We got hit by an odd late-winter storm the other day, and here’s what we woke up to:
This was the result of a storm that was supposed to dump a foot or more of snow on us, but wound up leaving us maybe an inch. And since the storm hit town quickly (temperature dropped by 40 degrees F in a matter of a few hours), it landed on warm pavement.
So for at least a few hours the next morning, I could play with my camera (in super cold temps) with this unusual snow pattern — only surviving over the joints between our patio pavers.
The Denver Museum of Nature and Science is a fun place to skulk around in, should you ever be in town. Aside from all the great natural history material on display, the building itself has been added on to more times than I can count — leading to some interesting interior architecture.
I made this image in one of the building’s atriums (atria?), that once was a courtyard but since has been closed in and covered with a glass roof. Polished metallic wall tiles lead to interesting reflections and intersecting geometries.
I’ve really taken a liking lately to architectural abstracts — little interesting bits of texture and pattern that you’ll find while wandering through the built environment. Along those lines, I spotted this on a radiator at the Grant-Humphreys Mansion in Denver:
I made this image during this year’s Doors Open Denver event — a fantastic excuse for a little architectural exploration if you’re in Denver in April!
As the saying goes, if you’re looking for a photographic subject, and don’t see anything in your surroundings — look up / look down!
This is a shot of a chandelier in a ballroom at Filoli Gardens south of San Francisco. I didn’t *quite* get things centered (I was in a crowd, so couldn’t do my usual stunt of laying on the floor for this shot), but I still like the symmetry…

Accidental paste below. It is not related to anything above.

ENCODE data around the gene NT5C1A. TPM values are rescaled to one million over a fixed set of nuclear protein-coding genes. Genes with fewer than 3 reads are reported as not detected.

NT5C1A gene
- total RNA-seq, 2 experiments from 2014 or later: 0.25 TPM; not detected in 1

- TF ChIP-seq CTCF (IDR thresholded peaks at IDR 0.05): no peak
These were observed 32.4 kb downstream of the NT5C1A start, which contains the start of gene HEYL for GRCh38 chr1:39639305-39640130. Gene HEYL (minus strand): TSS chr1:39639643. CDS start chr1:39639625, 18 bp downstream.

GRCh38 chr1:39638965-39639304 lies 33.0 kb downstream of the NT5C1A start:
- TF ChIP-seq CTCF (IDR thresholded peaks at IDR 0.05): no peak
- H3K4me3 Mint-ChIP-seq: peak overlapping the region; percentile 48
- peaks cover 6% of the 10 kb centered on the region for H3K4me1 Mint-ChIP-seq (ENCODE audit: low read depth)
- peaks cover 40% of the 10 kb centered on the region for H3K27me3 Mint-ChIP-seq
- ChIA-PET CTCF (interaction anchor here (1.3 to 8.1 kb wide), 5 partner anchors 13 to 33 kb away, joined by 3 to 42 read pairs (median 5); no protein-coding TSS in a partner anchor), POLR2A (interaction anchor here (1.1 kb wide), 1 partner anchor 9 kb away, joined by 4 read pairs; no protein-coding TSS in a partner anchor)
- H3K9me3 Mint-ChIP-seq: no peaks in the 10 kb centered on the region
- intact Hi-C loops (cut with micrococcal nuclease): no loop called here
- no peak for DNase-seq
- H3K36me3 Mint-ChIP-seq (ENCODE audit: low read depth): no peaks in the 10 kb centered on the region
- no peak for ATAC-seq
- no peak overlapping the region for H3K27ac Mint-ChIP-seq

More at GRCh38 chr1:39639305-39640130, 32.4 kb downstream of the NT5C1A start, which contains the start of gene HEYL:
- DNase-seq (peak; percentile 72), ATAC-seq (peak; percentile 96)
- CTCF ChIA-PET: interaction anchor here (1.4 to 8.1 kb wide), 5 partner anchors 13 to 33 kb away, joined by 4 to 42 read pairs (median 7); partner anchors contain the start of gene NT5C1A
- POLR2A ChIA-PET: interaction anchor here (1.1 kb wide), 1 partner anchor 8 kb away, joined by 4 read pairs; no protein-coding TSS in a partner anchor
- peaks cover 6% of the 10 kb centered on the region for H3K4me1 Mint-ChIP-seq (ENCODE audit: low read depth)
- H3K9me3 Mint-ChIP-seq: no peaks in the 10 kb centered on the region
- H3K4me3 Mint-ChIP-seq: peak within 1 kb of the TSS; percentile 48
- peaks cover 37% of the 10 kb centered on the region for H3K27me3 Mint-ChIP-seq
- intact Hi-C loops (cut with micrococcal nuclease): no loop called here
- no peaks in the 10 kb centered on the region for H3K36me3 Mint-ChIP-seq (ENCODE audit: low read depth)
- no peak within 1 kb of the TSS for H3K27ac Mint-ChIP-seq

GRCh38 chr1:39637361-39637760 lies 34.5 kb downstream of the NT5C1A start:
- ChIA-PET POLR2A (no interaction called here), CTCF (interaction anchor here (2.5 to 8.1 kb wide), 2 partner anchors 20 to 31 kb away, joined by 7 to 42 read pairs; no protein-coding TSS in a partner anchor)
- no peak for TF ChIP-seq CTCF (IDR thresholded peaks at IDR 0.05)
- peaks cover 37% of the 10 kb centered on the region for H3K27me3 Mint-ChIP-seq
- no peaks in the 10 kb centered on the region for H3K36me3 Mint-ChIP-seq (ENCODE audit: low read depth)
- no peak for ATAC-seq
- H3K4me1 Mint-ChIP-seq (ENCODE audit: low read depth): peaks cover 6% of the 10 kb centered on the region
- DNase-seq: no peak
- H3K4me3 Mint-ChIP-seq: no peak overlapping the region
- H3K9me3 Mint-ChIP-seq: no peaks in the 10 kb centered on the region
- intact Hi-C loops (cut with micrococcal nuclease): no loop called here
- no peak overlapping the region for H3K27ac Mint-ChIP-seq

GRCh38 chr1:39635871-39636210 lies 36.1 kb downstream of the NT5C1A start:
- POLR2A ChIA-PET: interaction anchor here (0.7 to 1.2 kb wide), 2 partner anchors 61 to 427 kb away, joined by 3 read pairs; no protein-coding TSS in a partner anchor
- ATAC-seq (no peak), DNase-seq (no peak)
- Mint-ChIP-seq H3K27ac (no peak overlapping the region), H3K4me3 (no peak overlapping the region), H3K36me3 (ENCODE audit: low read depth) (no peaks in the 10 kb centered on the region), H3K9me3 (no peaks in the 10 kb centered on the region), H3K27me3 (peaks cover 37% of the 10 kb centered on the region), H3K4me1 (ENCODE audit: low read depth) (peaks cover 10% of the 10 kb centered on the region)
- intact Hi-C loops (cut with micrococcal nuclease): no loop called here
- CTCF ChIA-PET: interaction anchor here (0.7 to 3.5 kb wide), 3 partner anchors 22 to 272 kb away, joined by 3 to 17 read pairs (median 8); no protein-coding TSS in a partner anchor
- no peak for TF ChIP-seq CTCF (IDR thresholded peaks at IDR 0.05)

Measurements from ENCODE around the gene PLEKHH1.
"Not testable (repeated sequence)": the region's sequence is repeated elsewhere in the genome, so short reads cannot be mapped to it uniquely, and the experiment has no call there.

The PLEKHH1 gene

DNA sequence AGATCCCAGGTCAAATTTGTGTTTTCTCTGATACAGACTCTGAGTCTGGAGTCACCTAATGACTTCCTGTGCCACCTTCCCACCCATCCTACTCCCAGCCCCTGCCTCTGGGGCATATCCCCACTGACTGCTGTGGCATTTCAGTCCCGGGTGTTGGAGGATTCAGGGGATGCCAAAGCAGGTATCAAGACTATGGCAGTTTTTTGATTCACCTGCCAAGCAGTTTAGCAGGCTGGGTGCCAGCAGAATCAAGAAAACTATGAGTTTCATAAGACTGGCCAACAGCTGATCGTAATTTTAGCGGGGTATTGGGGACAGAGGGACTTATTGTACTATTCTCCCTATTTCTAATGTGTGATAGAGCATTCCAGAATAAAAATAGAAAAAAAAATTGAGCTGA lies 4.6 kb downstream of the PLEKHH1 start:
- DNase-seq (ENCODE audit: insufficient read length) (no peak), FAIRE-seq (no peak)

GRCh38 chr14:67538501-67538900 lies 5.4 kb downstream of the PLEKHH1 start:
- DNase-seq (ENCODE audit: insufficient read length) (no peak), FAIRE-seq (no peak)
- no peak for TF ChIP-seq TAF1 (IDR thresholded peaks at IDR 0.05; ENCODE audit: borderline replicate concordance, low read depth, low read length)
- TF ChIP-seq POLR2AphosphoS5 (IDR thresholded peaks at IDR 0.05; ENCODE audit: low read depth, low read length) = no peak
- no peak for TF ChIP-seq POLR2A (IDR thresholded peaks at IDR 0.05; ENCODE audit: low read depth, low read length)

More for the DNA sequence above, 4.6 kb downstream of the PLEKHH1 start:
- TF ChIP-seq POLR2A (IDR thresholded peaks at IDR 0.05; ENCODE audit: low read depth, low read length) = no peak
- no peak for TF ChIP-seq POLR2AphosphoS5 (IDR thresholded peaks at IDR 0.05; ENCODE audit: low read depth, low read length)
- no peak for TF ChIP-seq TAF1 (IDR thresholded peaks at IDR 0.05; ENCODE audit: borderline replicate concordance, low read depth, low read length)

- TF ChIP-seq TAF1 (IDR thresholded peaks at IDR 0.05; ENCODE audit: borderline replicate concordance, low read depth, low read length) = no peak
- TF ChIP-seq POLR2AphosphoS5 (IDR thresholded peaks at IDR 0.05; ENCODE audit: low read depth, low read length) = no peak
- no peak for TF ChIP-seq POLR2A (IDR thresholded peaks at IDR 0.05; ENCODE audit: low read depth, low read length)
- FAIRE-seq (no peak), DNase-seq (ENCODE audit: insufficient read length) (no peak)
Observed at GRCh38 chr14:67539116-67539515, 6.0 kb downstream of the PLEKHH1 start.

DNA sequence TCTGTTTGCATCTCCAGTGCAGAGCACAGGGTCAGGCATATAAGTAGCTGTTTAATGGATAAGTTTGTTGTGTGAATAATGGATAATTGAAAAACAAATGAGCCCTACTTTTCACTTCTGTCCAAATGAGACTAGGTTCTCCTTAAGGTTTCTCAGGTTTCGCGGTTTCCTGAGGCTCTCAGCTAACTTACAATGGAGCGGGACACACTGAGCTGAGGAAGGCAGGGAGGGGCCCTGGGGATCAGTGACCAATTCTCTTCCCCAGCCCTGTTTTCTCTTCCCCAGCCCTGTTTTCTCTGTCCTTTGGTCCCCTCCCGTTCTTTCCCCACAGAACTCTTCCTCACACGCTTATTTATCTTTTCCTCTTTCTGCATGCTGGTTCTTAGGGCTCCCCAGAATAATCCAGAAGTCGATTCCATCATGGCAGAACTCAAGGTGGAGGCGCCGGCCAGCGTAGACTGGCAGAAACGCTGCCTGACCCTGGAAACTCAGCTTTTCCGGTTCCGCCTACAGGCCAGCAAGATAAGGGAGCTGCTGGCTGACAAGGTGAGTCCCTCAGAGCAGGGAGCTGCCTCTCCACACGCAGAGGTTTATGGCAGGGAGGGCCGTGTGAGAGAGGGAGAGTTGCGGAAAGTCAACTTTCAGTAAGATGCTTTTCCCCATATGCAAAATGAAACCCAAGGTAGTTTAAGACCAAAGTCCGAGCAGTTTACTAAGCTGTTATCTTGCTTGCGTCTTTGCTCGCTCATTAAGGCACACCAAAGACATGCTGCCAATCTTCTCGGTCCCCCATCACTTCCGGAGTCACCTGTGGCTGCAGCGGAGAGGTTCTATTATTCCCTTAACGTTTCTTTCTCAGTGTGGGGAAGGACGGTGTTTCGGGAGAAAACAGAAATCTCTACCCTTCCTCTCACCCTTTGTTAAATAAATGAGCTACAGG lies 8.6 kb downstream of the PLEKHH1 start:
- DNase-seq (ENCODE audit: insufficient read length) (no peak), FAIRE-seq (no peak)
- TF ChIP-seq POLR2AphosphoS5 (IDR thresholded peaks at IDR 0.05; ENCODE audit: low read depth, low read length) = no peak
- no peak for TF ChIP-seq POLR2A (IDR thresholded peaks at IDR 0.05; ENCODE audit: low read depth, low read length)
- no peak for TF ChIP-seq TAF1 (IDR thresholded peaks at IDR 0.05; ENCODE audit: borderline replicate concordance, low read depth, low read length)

So a few months back, we got a late afternoon dusting of very sticky wet snow — the immediate result was an odd vertical ridge of snow on top of all our trees’ branches. So lit only by our porch light, I had to grab a shot of this unusual scene:
It took a little help from Topaz Adjust to bring out the contrast in what’s admittedly a very abstract image…
Another quick reminder to be open to images even when / where you weren’t expecting them:
I caught this image when my daughter and I were walking around looking at the balloons at this year’s Albuquerque International Balloon Fiesta. One of the trinkets on sale at the fiesta’s concession booths was a battery-powered bubble blower. Here, a kid had just run past blowing bubbles — thanks to an overnight rain, the grass was still wet, so the bubbles didn’t pop on contact with the ground.
The technicolor reflections make for a fun (semi-abstract) shadow self-portrait…
Once upon a time, I thought an “easy” way to sell some of my photography would be by way of iPad and iPhone wallpaper. But it turns out I really don’t have a lot of time to devote to learning how to program for the iPad, and besides there are a lot of free wallpapers out there.
And it’s hard to compete with free.
So my current plan is to find some other way to help pay for my photographic equipment, and just give away iPad and iPhone wallpaper. I’m going to give away one piece of wallpaper each week — and it’s free both as in beer (no cost) and as in speech (do what you want with it, within Creative Commons limits).
Here’s the first free wallpaper (click on it to get to the Flickr page where you can download the full-size image). It’s a backlit shot of a glass block (part of an art installation) at a local light rail station.